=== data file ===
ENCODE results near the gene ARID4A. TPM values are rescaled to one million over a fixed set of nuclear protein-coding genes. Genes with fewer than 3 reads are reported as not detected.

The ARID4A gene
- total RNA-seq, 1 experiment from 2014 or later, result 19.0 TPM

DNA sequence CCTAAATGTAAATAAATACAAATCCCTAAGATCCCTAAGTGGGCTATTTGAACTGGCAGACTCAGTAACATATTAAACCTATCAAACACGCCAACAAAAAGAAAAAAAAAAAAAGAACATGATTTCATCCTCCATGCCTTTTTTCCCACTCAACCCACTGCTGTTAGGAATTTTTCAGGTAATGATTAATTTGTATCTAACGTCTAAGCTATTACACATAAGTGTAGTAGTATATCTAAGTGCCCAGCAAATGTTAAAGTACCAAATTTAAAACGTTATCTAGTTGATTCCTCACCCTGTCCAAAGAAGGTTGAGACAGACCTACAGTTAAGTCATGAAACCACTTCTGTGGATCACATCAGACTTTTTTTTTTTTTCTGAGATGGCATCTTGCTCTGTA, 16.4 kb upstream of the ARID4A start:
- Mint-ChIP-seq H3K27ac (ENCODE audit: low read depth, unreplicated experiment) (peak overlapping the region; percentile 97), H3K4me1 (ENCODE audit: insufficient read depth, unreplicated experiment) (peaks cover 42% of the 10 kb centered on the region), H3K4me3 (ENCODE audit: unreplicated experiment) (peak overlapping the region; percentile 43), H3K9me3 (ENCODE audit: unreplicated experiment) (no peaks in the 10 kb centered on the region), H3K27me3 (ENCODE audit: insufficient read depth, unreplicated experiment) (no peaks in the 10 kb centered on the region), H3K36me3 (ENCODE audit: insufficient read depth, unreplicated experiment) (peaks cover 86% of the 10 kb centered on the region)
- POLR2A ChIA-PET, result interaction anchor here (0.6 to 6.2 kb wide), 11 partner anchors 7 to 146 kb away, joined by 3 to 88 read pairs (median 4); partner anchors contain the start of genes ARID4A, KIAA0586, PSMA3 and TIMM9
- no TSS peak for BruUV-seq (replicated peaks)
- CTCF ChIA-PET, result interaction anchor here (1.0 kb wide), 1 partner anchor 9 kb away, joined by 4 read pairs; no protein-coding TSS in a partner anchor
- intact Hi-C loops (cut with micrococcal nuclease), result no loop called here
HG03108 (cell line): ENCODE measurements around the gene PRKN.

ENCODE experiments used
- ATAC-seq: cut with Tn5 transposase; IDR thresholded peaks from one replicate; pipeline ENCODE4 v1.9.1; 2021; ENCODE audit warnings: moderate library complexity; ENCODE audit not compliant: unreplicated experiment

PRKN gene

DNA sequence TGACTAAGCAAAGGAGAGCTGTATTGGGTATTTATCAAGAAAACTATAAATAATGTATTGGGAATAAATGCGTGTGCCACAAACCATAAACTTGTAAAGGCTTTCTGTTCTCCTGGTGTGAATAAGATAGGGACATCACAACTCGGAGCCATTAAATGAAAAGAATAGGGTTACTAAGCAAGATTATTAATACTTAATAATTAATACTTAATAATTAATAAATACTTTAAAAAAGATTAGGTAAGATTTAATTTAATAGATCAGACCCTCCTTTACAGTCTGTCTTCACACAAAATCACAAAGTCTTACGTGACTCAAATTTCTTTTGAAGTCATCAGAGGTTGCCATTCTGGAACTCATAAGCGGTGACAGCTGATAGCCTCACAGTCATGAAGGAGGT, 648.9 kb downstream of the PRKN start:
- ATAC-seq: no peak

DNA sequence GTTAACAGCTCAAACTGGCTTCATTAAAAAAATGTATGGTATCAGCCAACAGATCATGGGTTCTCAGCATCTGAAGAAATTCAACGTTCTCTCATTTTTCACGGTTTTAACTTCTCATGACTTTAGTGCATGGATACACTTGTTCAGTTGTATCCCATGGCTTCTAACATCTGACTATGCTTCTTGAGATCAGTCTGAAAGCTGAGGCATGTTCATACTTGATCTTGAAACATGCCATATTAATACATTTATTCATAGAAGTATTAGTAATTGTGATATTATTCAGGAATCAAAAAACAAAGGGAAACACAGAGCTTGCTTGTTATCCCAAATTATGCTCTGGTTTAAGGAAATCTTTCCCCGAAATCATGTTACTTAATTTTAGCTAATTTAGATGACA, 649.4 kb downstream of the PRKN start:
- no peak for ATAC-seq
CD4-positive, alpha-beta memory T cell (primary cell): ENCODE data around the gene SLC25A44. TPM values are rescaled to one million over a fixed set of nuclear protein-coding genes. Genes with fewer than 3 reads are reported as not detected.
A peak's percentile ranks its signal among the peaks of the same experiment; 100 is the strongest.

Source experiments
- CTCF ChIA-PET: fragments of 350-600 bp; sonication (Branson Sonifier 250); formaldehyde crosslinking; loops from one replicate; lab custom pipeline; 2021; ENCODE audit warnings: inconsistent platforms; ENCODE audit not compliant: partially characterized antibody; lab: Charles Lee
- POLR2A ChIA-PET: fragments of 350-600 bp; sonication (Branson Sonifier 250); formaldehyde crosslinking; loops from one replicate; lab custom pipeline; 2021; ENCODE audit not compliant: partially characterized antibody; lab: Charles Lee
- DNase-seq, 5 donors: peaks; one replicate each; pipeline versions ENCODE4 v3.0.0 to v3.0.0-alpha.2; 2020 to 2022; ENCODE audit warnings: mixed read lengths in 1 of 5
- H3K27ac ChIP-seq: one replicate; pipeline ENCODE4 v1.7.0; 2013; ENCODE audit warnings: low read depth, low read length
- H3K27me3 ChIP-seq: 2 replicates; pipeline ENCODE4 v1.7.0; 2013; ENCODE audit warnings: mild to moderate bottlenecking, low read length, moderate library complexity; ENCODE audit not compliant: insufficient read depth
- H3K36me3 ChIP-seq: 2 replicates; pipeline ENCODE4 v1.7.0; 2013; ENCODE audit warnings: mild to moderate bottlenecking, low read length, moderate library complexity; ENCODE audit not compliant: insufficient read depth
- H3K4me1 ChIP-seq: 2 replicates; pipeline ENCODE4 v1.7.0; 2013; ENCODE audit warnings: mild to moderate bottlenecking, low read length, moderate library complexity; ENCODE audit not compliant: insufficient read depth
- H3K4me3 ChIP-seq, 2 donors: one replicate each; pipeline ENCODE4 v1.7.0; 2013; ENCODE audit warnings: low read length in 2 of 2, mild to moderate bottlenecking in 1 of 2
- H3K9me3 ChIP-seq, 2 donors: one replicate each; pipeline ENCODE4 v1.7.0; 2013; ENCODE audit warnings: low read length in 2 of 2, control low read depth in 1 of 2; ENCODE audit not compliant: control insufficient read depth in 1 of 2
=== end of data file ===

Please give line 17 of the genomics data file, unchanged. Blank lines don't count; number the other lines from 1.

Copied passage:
- no peak for ATAC-seq